4. Israel’s Deepening Involvement with Syria’s Rebels As it becomes clear that Bashar al-Assad has stabilized his rule over the ruins of Syria, outside powers are stepping up their intervention in the country in an effort to shape an outcome that will secure their interests. Israel, which has remained relatively less involved than other actors, is now faced with regional rivals – Iran and its proxies – that have never been more powerful and emboldened. Israel is left to defend its interests with targeted airstrikes and by supporting ragtag rebel militias in southern Syria whose interests partially align with those of the Jewish state. Interviews I have conducted with dozens of rebels, activists and civilians in southern Syria indicate growing Israeli involvement there. Israel’s increased entanglement stems from a growing realization that Russia and the United States are unwilling or unable to deal with Iran’s growing clout in Syria. However, this deeper involvement has created expectations among civilians and rebels in southern Syria of open-ended Israeli support, an expectation Israel is unlikely to meet. The predicament for Jerusalem illustrates the dangers of relying on American power to secure national interests in an era of U.S. retrenchment and disengagement from the global arena. Jerusalem’s Cautious Approach Iran and its proxies, which Israel perceives to be its biggest long-term threat in the region, are growing emboldened, as illustrated by the latest launch of an unmanned aerial vehicle into Israel. The Shia Lebanese militia Hizballah has been transformed by the Syrian civil war, gaining priceless combat experience in the country, especially due to close cooperation with the Iranian Revolutionary Guards Corps and Russian military advisers. Hizballah exponentially increased its arsenal in Lebanon, constructed permanent bases inside Syria, and recruited thousands of Syrians into local “Syrian Hizballah” militias. The stabilization of the Assad regime, in large part due to financial and military support from Iran, is a major success for Tehran. Clearly, Iran and Hizballah did not invest efforts in forming, arming and financing local Syrian militias, as well as erecting military bases in the country, for them to simply be dismantled once the war is over. Initially, Israeli policymakers adopted a cautious approach to the civil war in Syria, focusing on preventing the transfer of advanced weapons to Hizballah, while avoiding choosing a side. Mindful of their government’s failures when it came to intervening in the prolonged civil war in Lebanon, Israeli policymakers wished to avoid entanglement in Syria. Syrian opposition members, most prominently former political prisoner Kamal Labwani and the self-appointed liaison to the Free Syrian Army’s Southern Front, Issam Zeitoun, told me they have repeatedly attempted to convince the Israeli government to establish a no-fly zone near the border fence in the Israeli-controlled Golan Heights. Those efforts failed miserably. According to two prominent Israeli activists involved in the humanitarian aid effort from Israel, Prime Minister Benjamin Netanyahu objected to a no-fly zone in southern Syria, fearing an attack on the zone would encourage more internally displaced Syrians to settle there. Netanyahu feared that an attack on the safe zone may drive the displaced to seek shelter in the Israeli-controlled Golan Heights. Syrian opposition leaders in southern Turkey, and rebel commanders in southern Syria, have told me that Jerusalem has rebuffed repeated efforts by Syrian rebel commanders to obtain support from Israel or to convince it to intervene militarily against the Assad regime directly. Instead, until the Russian intervention in September 2015, Israel tried to work through the Obama administration by encouraging it to increase support for the Free Syrian Army’s Southern Front. Those efforts were also unsuccessful. The Obama administration wished to keep its involvement in Syria to a minimum, while Jordan grew increasingly disenchanted with the Syrian opposition and focused instead on limiting the number of new refugees entering its borders. At the same time, Israel provided limited humanitarian aid across the border and medical treatment to over 5,000 Syrians in Israeli hospitals. Following the Russian intervention, some in the Israeli security establishment adopted the hopeful view that the Kremlin would replace Tehran as the main patron of the Assad regime and move Damascus away from Iran’s orbit. This would secure Israel’s main interest in the region without the need for deeper involvement. Instead, the Assad regime continued to play off its backers, Iran and Russia, to secure maximal support for its own goals. Israel established a deconfliction mechanism with the Russians and for the time being Russia is not preventing some Israeli strikes on Hizballah targets inside Syria. At the same time, Israeli officials acknowledge that Israel’s freedom to operate in Syria has been significantly curtailed due to the Russian intervention. A Russian veto prevented further Israeli retaliation for the downing of its jet earlier this month. Israeli Involvement Grows In 2016, Israel grew increasingly concerned as Assad’s regime stabilized and Iran’s and Hizballah’s presence in Syria expanded. Repeated Israeli appeals to the Obama administration to increase support for the rebels were rejected. During the end of President Barack Obama’s term and President Donald Trump’s first months in office, Russia spearheaded negotiations with Jordan, Turkey, opposition representatives and the United States regarding the establishment of deconfliction zones in Syria. Israel attempted to influence both America and Russia to protect its interests concerning the southern deconfliction zone, which abuts the Golan border fence. In dozens of meetings and visits to Washington and Moscow, Israeli officials first attempted to secure a guarantee that foreign Shia fighters would have to leave Syria. When this request was rebuffed by the Kremlin and ignored by Washington, Israel asked that those fighters not be allowed within 60 kilometers of the border fence. This request was ignored as well. Russia agreed to prevent the presence of foreign Shia fighters within five to seven kilometers from the Golan Heights, but made it clear that the guarantee was only temporary. Throughout these failed negotiations, Israeli decision-makers came to the realization that they would have to protect Israel’s interests on their own. In September 2017, Israel began striking targets deeper inside Syrian territory, going beyond the “traditional” strikes on Hizballah’s weapon convoys near the Lebanese border. The targets now included regime military bases with a significant Iranian footprint. Another major shift in Israeli policy occurred during this time as well, according to Syrian activists and rebels I have interviewed, as well as pro-regime and opposition media reporting. Rebels from Quneitra and western Daraa, as well as media activists in those regions with ties to the rebels, told me that Israel began providing more military support to a greater number of rebel groups affiliated with the Free Syrian Army. This support came in the form of weapons, ammunition and money to purchase weapons on the black market. All of my sources confirmed the identity of at least seven factions receiving Israeli support, on the condition that the groups would not be named. However, two of these groups have been publicly identified before: Liwaa’ Fursan al-Jolan and . Israeli officials have vehemently denied support to jihadist groups, leaving open the possibility that the government supports these non-jihadist groups. Some of the groups that started getting Israeli support in late 2017 were previously supported by the Military Operations Command, a CIA-directed center in Amman. Until January 2018, this center paid the salaries for tens of thousands of Free Syrian Army “Southern Front” fighters and provided them with materiel and ammunition. The Trump administration’s decision to shut down the center left rebel factions in southern Syria in desperate need for alternative sponsors. Israel’s support is intended to protect the border area from encroachment by Iranian proxies, but also to enable the rebels to more effectively fight the local ISIL affiliate, Jaysh Khalid ibn al-Walid. According to Syrian rebels engaged in combating ISIL in western Daraa, Israel’s support includes not just materiel and cash, but also drone strikes and shelling with high-precision missiles on ISIL targets during defensive and offensive rebel operations in the Yarmouk basin. When ISIL launched an offensive on the rebels in January, Israeli strikes killed multiple ISIL fighters near al-Jabiliya. Most recently, the Israeli Defense Forces fired precision-guided anti-tank missiles at ISIL targets in western Daraa on Feb. 1, helping the rebels with another failed offensive. Despite this support, and Military Operations Command’s previous assistance to these groups, the rebels have been unable to advance against ISIL for more than three years. Israel previously provided assistance to the besieged Beit Jann pocket in western Damascus, transferring medicine, medical equipment, food and diapers. Israel also provided cash to Iyad Moro, a former rebel commander and Israel’s contact person in Beit Jann, for the purchase of weapons on the black market, according to a rebel whose faction was operating in the area. As the Assad regime intensified its assault on the besieged area,Israel permitted several dozen rebels from Daraa and Quneitra to cross through the occupied Golan to Beit Jann in December 2017. This crossing was reported in the pro-Hizballah daily al-Akhbar and confirmed to me by four rebels in southern Syria. Following the surrender of the Beit Jann pocket, some of these fighters were evacuated back to their homes in southern Syria through regime territory, while other rebels left for rebel-held Idlib. A third group, the largest, “reconciled” with the Assad regime and remained in their homes. Israel’s apparent involvement in the “reconciliation” negotiations ensured that these fighters will now serve as a regime-approved militia under Moro’s command, tasked with keeping both rebels and Iranian proxies away from the border fence. This agreement could possibly serve as a blueprint for future deals in southern Syria, which would aim to secure regime and Israeli interests, at the expense of both Iran and the rebels. Humanitarian Aid – and Rising Tensions Dozens of locals in Daraa and Quneitra have told me that Israel also increased the flow of humanitarian aid into southern Syria in recent months, sending construction materials and supplies for schools and hospitals and allowing non-Israeli volunteer doctors and nurses to enter Syria under the protection of an allied rebel group. This work was facilitated, in part, by the Multifaith Alliance for Syrian Refugees,” an American NGO into Syria from international charities. Some of these locals even sent me photos of items they received that they did not know how to use, such as mineral body scrubs. The aid from Israel, which was once concealed or provided through the United Nations and other agencies, began appearing in the original packaging in Hebrew in 2016. Last year, Israel publicized for the first time the extent of the aid it has transferred into Syria, amounting to over 360 tons of food, 90 tons of clothes, and other much-needed items such as generators. Israel also began admitting women and children for day treatments in Israeli hospitals and continues to admit injured and sick Syrians, while Jordan largely sealed off its border. Thus, during the February 2017 rebel offensive on the Manshiye neighborhood in Daraa, Jordan did not allow injured rebels to enter for treatment (a policy Jordan has employed to deter unwanted rebel offensives on the regime), while Israel accepted them in large numbers, according to rebels and activists. According to dozens of interlocutors in southern Syria, after initial opposition, Israeli aid is being warily accepted by a desperate population that feels abandoned by everyone else. Thousands of Syrians, particularly those residing in camps for the displaced along the border fence, are able to survive thanks to this aid. Syrians who return from medical treatment in Israel tell their friends and relatives about the high quality of the care and describe Israel as a beautiful and highly advanced country. Nevertheless, mistrust toward Israel lingers. In November, following a rebel offensive near the regime-controlled village of Hader, false rumors spread that the reason the offensive failed was heavy Israeli shelling on the rebels. The suspicion sometimes extends to the mundane: A contact in Quneitra sent me photos of hamburgers his family had received from a local distribution of Israeli aid, asking whether they were safe to eat because rumors spread among the local population that the meat was pork. Some of Israel’s policies regarding aid distribution and its decision to cooperate with certain commanders but not others have created tensions in Quneitra and Daraa. These tensions erupted into violent clashes several times, most recently in November 2017, when an opposition-affiliated group attempted to rob an Israeli aid shipment, prompting an Israeli strike against the group. False Hope Israeli officials proclaimed time and time again that Israel is staying out of the war in Syria, only admitting to treating Syrians in Israeli hospitals and later to providing cross-border humanitarian assistance. However, as time went on, Israel has become more deeply entangled in events across the border fence. Israeli humanitarian assistance and military support have created a sense of hope among some rebels and civilians in southern Syria that Israel could serve as a reliable ally in their struggle against the Assad regime and protect them from its attacks. Reports from pro-regime outlets about Israel’s intention to establish the “safe zone” after all have added to this perception. “What about the safe zones?” a rebel with Fursan al-Jolan asked me in December. When I replied that there did not appear to be any plan to establish such a zone, he responded, “But our relationship with Israel is good and we prevented the arrival of Hizbollah and Iran.” Israel’s military establishment is entering relationships with rebel groups with a sense of distrust . Despite what the rebels may wish, Israel will not attempt to overthrow the Assad regime, as Turkey, Jordan and the Gulf states have previously tried to do. Instead, Israel simply aims to secure its border, at least until another viable way emerges to keep Iranian-backed militias away from the Golan Heights. Despite the Israeli annexation of the Golan Heights, illegal under international law, the border with Syria was Israel’s quietest until 2011 throughout the rule of Hafez and Bashar Assad. Thus, the Assad regime itself is not perceived as a threat – only its reliance on Iran. The current debate among leadership is whether an Assad regime takeover of southern Syria would serve Israeli interests. Some believe that such a takeover would displace ISIL from the border, which the rebels have been unable to accomplish for years, and that the regime would keep Iranian proxies away from border. These Israeli policy-makers would be content with a Syrian regime takeover of southern Syria, as long as Iranian proxies are kept from the border fence. Israel’s initial regional strategy relied, to a large extent, on American leadership and involvement. When the priorities of the Obama administration shifted and the Trump administration largely disengaged from the region, Israeli leaders found themselves facing a resurgent Iran on their border. Attempts to convince Russia to protect Israel’s interests have produced only partial results – Israel gained freedom to operate against Hizbollah targets in Syria, but Moscow is unable or unwilling to keep Iranian proxies far enough from the border fence or to prevent the construction of Iranian bases in Syria. Barring an unfathomable large-scale invasion of Syria and a direct intervention in a bloody civil war, Israel’s ability to shape reality in Syria is limited, yet the perceived threats are significant. All realistic Israeli options entail operating in an environment dominated by Russia, which has shown only limited desire or capacity to challenge Iran, since it needs Iranian-backed militias to help stabilize Assad’s rule. Thus, as Jerusalem continues to search for a permanent solution that will prevent Iran’s presence near the Golan, it finds itself relying on allies it recognizes are beset by factionalism and corruption and whose goals ultimately differ from its own. The current balance of power, coupled with Assad’s drive to regain control of southern Syria, will likely result in the regime retaking the area. It remains to be seen whether Israel will manage to secure a deal that prevents Iranian proxies from entering the border region or acquiesces to their presence. What is clear is that relationships Israel has formed with the rebels, coupled with its increased humanitarian assistance to civilians, have created expectations among residents of southern Syria that Israel is unlikely to meet. https://warontherocks.com/2018/02/israels-deepening-involvement-syrias-rebels/ Personal Comment: Israel has tried to use their special relations with Russia for years as a solution to many problems, but while they remain useful I doubt they will be able to solve this one. On the one hand keeping Iranians away from the border is not sufficient, as their recent missile capabilities in Yemen proved, on the other hand Russia isn't even willing to commit to that as a stronger Iran to challenge the US is in their interests. It remains to be seen how Israel handles this very relevant change in the balance of power. Some of it will undoubtedly come in the form of making friends with the Saudis and some of it in the form of continued airstrikes, but I suspect neither is sufficient.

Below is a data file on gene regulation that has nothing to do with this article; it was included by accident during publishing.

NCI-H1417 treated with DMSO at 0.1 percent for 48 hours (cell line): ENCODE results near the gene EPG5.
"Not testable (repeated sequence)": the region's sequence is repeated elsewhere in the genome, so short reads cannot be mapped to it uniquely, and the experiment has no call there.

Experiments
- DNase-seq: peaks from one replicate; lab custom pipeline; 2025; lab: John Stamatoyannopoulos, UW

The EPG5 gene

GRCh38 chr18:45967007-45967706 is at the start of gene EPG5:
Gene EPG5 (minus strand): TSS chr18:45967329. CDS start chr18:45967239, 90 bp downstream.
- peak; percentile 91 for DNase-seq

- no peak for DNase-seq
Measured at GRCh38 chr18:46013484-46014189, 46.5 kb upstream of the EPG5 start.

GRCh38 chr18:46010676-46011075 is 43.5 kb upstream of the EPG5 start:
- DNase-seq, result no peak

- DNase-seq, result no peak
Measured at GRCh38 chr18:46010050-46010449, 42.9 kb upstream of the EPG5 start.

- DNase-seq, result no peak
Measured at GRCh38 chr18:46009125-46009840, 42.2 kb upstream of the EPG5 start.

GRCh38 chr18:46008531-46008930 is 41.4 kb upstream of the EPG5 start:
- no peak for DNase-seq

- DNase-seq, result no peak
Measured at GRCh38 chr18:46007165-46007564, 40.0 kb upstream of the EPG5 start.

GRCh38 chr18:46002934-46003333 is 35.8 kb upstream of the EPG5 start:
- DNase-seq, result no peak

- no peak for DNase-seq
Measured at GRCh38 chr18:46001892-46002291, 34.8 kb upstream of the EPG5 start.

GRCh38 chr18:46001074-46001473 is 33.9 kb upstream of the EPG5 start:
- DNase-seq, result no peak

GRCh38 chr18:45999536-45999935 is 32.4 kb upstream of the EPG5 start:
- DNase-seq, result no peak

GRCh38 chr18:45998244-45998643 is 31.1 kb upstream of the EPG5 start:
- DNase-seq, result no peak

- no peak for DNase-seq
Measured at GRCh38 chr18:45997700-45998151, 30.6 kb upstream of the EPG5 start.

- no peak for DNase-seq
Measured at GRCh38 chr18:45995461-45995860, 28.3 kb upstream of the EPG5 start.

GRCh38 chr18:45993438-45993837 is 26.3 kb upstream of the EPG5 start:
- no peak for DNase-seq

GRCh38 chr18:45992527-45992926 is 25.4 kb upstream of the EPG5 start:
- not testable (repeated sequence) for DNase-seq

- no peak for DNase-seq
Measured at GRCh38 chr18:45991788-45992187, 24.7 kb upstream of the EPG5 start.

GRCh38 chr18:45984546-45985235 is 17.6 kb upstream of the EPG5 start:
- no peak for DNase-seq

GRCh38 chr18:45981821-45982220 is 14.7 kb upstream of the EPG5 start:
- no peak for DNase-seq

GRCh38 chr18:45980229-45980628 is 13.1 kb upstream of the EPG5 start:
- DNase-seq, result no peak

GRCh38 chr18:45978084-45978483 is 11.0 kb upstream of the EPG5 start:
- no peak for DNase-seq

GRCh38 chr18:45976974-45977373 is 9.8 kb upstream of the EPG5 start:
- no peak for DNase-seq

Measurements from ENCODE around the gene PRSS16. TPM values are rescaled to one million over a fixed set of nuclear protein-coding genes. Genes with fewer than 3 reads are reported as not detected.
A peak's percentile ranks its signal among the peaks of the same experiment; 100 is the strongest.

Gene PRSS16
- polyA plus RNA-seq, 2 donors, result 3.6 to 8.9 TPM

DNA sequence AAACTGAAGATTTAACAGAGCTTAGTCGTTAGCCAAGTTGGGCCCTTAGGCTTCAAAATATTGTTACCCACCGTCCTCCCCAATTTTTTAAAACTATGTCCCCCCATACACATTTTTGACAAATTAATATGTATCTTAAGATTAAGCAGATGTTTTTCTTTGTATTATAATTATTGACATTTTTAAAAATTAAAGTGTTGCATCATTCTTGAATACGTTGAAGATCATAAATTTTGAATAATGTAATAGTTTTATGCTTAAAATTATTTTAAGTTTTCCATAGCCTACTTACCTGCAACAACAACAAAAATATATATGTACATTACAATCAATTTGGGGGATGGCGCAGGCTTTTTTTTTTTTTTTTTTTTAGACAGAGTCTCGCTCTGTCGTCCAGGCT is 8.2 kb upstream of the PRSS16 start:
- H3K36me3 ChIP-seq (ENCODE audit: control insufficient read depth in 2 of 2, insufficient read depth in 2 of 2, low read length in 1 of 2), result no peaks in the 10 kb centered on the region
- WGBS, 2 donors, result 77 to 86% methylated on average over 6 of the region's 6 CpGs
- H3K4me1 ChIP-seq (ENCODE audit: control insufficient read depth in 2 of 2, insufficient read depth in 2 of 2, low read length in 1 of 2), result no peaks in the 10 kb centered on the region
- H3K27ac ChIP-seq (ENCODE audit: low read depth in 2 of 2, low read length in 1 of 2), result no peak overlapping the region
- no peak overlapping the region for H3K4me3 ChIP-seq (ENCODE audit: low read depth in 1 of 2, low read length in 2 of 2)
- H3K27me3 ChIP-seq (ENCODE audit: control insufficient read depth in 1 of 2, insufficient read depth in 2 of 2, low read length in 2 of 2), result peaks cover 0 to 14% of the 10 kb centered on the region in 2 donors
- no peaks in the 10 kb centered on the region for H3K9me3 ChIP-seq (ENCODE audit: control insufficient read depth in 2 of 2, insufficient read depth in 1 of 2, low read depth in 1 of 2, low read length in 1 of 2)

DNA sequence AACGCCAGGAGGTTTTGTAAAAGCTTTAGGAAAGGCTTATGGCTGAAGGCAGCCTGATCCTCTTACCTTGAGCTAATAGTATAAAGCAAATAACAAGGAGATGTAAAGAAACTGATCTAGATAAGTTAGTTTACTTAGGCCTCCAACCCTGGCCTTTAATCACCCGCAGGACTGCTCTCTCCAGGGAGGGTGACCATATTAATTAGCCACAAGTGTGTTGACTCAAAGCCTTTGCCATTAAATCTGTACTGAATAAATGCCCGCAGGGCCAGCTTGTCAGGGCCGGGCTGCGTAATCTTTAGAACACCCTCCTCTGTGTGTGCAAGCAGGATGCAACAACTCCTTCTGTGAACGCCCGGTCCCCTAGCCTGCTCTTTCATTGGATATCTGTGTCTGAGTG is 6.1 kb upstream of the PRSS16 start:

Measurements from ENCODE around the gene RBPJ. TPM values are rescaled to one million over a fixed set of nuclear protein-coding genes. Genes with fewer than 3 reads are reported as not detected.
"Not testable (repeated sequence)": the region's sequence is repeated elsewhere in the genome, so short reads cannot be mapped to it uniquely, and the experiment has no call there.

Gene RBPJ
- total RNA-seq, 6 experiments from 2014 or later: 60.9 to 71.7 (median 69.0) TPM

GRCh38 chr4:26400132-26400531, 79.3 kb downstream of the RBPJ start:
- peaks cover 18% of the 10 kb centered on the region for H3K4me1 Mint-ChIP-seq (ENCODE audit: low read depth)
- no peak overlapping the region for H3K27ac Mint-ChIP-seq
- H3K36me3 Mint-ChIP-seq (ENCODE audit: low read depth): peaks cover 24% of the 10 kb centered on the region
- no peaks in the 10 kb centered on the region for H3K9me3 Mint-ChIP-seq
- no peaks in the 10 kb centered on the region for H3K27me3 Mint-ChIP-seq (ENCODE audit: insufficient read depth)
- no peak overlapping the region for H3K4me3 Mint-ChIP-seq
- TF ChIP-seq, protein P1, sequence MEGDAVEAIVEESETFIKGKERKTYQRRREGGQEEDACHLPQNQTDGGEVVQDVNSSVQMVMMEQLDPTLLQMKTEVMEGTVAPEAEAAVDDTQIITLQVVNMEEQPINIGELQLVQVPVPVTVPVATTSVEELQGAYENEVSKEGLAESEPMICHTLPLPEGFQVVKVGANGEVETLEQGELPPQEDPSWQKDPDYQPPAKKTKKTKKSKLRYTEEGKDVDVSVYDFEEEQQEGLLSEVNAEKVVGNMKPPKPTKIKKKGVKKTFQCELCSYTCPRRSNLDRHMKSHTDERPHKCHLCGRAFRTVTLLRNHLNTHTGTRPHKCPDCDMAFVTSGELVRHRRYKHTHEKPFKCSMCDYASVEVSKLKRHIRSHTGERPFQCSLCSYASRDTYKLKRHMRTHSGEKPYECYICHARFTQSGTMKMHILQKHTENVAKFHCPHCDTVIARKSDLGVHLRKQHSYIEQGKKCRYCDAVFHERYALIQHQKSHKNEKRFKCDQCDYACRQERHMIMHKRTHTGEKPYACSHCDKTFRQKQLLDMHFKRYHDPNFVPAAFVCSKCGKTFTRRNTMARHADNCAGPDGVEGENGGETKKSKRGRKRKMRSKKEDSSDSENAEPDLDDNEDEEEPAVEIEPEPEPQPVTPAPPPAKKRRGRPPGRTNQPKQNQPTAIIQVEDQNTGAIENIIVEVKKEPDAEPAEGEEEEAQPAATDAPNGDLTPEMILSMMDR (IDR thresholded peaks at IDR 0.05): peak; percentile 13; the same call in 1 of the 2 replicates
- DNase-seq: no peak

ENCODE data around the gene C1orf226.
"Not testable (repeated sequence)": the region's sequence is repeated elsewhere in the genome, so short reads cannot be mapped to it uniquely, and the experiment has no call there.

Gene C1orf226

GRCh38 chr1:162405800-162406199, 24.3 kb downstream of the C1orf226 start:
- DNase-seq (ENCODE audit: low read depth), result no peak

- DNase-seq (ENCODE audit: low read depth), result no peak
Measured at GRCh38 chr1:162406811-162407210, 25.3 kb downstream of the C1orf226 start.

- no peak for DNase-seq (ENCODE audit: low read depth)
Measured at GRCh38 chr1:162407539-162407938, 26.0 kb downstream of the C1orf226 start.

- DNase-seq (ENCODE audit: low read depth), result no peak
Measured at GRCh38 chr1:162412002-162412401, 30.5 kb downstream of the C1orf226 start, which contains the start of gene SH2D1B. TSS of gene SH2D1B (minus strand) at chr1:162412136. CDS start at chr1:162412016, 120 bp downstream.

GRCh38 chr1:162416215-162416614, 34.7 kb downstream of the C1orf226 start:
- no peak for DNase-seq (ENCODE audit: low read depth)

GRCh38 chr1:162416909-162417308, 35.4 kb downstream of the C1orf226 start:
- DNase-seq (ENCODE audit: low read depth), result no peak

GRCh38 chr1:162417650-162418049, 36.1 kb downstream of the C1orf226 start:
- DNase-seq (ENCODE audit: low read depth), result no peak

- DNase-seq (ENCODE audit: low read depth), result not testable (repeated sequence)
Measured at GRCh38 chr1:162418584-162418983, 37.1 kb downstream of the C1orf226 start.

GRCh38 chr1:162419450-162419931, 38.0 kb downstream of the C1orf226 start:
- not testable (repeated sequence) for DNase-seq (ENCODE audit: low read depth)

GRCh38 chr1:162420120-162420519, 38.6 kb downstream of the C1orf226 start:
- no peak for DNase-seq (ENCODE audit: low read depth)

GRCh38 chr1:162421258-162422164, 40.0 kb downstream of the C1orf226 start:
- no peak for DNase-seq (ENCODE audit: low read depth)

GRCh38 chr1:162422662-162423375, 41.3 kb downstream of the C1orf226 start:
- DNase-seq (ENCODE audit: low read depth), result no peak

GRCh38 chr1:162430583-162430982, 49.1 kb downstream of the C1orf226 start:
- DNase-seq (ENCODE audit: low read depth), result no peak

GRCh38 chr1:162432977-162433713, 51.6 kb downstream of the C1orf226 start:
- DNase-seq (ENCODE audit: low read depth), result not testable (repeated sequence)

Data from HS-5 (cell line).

5. Turkish forces push into Syria, battle Kurdish militia AZAZ, Syria (Reuters) - Turkey’s army and rebel allies battled U.S.-backed Kurdish militia in Syria’s Afrin province on Sunday, stepping up a two-day-old campaign against YPG fighters that has opened a new front in Syria’s civil war. Amid U.S. calls for restraint, Turkish artillery pounded YPG positions, while rockets fired from inside Syria slammed into two Turkish border towns, wounding dozens, according to the local governor’s office and a witness. Turkey began its push to clear YPG fighters from a northwestern enclave of Syria on Saturday when it launched artillery and air strikes against their positions in Afrin in what it called “Operation Olive Branch”. Turkey considers the YPG a terrorist organization and has been infuriated by U.S. support for the fighters. Washington, which is backing the YPG in the battle against Islamic State in Syria, on Sunday said it was concerned about the situation. “Our jets took off and started bombing. And now the ground operation is underway. Now we see how the YPG ... are fleeing in Afrin,” President Tayyip Erdogan said. “We will chase them. God willing, we will complete this operation very quickly.” Intense Turkish artillery fire and air strikes continued to hit some villages, the YPG said, while fierce battles raged to the north and west of Afrin against Turkish forces and their rebel allies, said Birusk Hasaka, a YPG spokesman in Afrin. Turkey, which is backing the Free Syrian Army rebel factions in northern Syria, wants to create a 30-km (19 mile) “safe zone” in the region, broadcaster HaberTurk quoted the prime minister, Binali Yildirim, as saying. But it is targeting the U.S.-supported YPG at a time Turkey’s ties with NATO ally Washington are deeply strained. “We urge Turkey to exercise restraint and ensure that its military operations remain limited in scope and duration and scrupulous to avoid civilian casualties,” U.S. State Department Spokeswoman Heather Nauert said. Turkey did advise the United States before taking action, the U.S. Defense Secretary, Jim Mattis, said on Sunday, adding “We’ll work this out”. BORDER TOWNS HIT The attacks follow weeks of warnings against the YPG in Syria from Erdogan and his ministers. Russian Foreign Minister Sergei Lavrov said in an interview with Kommersant newspaper that Turkey had been infuriated by “unilateral” U.S. actions in Syria. Turkey has been particularly outraged by an announcement that the U.S. planned to train 30,000 personnel in parts of northeast Syria under the control of the YPG-led Syrian Democratic Forces. Rockets fired across the border from Syria hit the Turkish town of Reyhanli, killing a Syrian national and wounding 46 people, the local governor’s office said. Another five were wounded when rockets hit the border town of Kilis, a Reuters witness said. Turkey-backed Free Syrian Army rebel factions had captured a Kurdish village with no resistance and were clearing landmines, a Turkish official said. The YPG said it had repelled the Turkish forces. “All the Turkish military’s ground attacks against Afrin have been repelled so far and they have been forced to retreat,” Nouri Mahmoudi, a YPG official, said. Since the morning, the combatants have exchanged shelling and clashed along several frontlines around Afrin, he said. Thousands rallied against the attacks in the border town of Amuda in northwest Syria. In Turkey, police used pepper spray against pro-Kurdish protesters in Istanbul and Ankara. Turkey said it had hit targets including hideouts used by Kurdish militants. The YPG said Turkey’s strikes killed some civilians and accused Turkey of striking civilian districts and a camp for displaced people in Afrin. Erdogan said some of Turkey’s allies had provided the YPG with 2,000 plane shipments and 5,000 truckloads of ammunition, comments that appeared to be aimed at the United States. France called for restraint and an emergency meeting of the United Nations Security Council which will hold talks about the situation in Syria on Monday, foreign minister Jean-Yves Le Drian said. Russia, which backs Syrian President Bashar al-Assad in the civil war, will demand in the United Nations that Turkey halt it’s operation in Afrin, RIA news quoted a member of the Russian parliament’s security committee as saying on Saturday. TRAINING CAMP Around 25,000 Free Syrian Army rebels are taking part in the operation with the goal of recapturing Arab towns and villages seized by the YPG almost two years ago, a rebel commander said. Major Yasser Abdul Rahim said the rebels did not seek to enter the mainly Kurdish city of Afrin but encircle it and expel the YPG, which controls it. A main goal of the military operation was to recapture Tel Rifaat, a town southeast of Afrin, and a string of Arab villages the YPG captured from rebels in February 2016, driving out tens of thousands of inhabitants, Abdul Rahim told Reuters. A Reuters reporter on the outskirts of the northern Syrian town of Azaz, under the control of Free Syrian Army factions, heard several blasts and saw smoke rising from a hill to the west, where a fighter said the YPG were. There were no signs of conflict in the town itself, where life appeared to continue as normal with uniformed rebel police at the main roundabouts. At a car repair workshop on the outskirts of the town some men were fixing a gun-loaded vehicle. https://www.reuters.com/article/us-mideast-crisis-syria-turkey/turkish-forces-push-into-syria-battle-kurdish-militia-idUSKBN1F90RQ Personal Comment: Honestly this isn't too surprising. The Afrin pocket has never had much US support for geographic reasons. They really had two options, roll over for Assad, or get beaten into submission by Turkey. And it looks like Turkey traded support of some groups in Idlib for a green light to attack the Kurds.